I'll give yet another answer, but I think that the coverage has been insufficient so far.
The subject is far from trivial, and googling it returns a good number of results. Many applications implement a "undo" operation, and there are many variants.
There are 2 design patterns which can help us out here:
Command: it's a reification of an action
Memento: which consists in storing state (usually implies some form of serialization)
Command pattern is heavily used in graphic environments because there is usually various ways to accomplish an action. Think of save in Microsoft Word for example:
- you can click on the save icon
- you can go into File menu and click on Save
- you use the shortcut, typically CTRL+S
And of course save is probably implemented in term of save as.
The advantage of the
Command pattern here is twofold:
- you can create a stack of objects
- you can ask every object to implement an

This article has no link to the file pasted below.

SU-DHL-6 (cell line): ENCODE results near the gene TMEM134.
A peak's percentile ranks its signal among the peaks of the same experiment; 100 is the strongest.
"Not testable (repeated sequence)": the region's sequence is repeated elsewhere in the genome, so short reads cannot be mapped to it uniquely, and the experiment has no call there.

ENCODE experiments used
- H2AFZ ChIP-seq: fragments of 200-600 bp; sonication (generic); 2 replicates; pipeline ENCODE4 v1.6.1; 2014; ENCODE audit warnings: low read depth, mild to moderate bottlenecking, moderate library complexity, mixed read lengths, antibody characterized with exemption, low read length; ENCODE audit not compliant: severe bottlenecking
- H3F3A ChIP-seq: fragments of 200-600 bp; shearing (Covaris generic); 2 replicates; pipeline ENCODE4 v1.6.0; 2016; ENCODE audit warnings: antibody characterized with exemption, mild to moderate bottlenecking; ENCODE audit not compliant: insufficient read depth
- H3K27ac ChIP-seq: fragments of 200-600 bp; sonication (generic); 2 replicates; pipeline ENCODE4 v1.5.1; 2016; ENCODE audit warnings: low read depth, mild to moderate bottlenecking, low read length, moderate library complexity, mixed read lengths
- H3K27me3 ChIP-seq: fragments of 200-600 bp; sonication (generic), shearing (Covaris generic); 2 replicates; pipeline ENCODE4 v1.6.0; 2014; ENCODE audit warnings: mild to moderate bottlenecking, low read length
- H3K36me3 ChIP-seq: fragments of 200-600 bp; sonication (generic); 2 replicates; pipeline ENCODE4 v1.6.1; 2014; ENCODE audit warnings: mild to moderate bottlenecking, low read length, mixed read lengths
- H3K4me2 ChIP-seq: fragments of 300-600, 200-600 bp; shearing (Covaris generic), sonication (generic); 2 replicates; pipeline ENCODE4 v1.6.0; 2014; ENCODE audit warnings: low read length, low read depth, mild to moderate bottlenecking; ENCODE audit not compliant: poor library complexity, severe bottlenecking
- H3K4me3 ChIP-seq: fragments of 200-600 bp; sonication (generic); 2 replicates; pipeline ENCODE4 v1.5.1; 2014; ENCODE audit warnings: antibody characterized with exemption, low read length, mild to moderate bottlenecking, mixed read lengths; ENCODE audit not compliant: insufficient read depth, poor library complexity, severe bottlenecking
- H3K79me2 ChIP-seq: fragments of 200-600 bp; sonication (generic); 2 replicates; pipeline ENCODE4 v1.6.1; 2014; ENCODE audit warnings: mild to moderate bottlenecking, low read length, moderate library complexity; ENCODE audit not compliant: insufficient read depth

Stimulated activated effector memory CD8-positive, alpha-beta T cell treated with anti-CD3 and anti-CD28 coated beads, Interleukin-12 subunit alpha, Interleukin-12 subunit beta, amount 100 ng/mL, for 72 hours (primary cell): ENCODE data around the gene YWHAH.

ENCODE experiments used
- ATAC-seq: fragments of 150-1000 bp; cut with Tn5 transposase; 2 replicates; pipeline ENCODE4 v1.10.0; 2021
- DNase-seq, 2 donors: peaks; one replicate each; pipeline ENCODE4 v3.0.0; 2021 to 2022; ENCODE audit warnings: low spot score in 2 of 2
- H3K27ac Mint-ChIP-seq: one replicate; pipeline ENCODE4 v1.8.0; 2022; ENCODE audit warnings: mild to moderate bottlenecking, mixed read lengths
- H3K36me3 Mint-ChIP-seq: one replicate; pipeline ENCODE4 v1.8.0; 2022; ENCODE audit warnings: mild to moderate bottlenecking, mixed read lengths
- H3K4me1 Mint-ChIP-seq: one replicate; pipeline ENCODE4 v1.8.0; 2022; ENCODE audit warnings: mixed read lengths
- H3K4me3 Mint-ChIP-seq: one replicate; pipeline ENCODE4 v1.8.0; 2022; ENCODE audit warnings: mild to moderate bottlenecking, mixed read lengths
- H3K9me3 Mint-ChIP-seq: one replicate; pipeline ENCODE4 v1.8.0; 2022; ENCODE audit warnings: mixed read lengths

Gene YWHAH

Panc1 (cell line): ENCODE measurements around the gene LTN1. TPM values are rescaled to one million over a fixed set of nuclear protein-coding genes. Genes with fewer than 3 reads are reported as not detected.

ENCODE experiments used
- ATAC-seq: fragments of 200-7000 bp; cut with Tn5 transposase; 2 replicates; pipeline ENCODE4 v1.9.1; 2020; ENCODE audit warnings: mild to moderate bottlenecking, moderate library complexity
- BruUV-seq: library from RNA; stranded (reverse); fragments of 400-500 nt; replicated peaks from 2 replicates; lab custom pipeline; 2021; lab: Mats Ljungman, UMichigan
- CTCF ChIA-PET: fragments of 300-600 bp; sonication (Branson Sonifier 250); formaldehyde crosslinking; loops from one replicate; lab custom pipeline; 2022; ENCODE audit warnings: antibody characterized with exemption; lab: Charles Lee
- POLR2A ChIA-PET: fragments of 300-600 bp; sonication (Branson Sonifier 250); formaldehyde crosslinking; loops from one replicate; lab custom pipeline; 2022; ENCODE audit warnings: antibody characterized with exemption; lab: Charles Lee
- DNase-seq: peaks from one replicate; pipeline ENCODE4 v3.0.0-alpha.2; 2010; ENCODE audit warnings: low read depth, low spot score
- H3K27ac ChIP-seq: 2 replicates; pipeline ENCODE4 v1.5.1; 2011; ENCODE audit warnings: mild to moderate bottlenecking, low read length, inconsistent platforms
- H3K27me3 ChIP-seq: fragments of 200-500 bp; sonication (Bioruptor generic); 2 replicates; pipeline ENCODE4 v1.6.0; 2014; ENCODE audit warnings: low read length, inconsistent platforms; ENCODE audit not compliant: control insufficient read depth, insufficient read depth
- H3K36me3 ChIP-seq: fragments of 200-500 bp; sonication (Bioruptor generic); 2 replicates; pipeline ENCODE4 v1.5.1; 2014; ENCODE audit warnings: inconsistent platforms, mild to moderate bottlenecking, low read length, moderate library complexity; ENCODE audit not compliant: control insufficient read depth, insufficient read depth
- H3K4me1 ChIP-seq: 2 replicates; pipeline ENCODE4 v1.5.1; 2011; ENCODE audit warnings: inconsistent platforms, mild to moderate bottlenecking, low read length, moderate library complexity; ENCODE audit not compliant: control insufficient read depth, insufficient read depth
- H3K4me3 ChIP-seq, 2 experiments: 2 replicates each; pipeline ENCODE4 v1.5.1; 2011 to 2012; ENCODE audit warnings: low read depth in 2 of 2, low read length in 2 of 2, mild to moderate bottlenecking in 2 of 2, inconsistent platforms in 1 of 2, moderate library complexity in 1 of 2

Now, there are various issues proper to
- some operations cannot be undone (for example, consider
rm on Linux or the empty trash bin action on Windows)
- some operations are difficult to undo, or it may not be natural (you need to store some state, the object is normally destroyed but here you would need to actually store it within the command for the undo action)
- generally we think of undo/redo as a stack, some software (graphics mainly) propose to undo items without actually undoing what has been done afterward, this is much more difficult to achieve, especially when the newer actions have been built on top of the to-undo one...
Because there are various problems, there are various strategies:
- For a simple Command, you might consider implementing an undo (for example, adding a character can be undone by removing it)
- For a more complex Command, you might consider implementing the undo as restoring the previous state (that's where
Memento kick in)
- If you have lots of complex Command, that could mean lots of
Mementos which consumes space, you can then use an approach which consists in only memorizing one Snapshot every 10 or 20 commands, and then redoing the commands from the latest snapshot up to the undone command
In fact, you can probably mix
Memento at leisure, depending on the specifics of your system and thus the complexity of either.
I would only considering undoing the last action executed to begin with (using a stack of action then). The fonctionality of undoing whatever action the user wishes is much more complicated.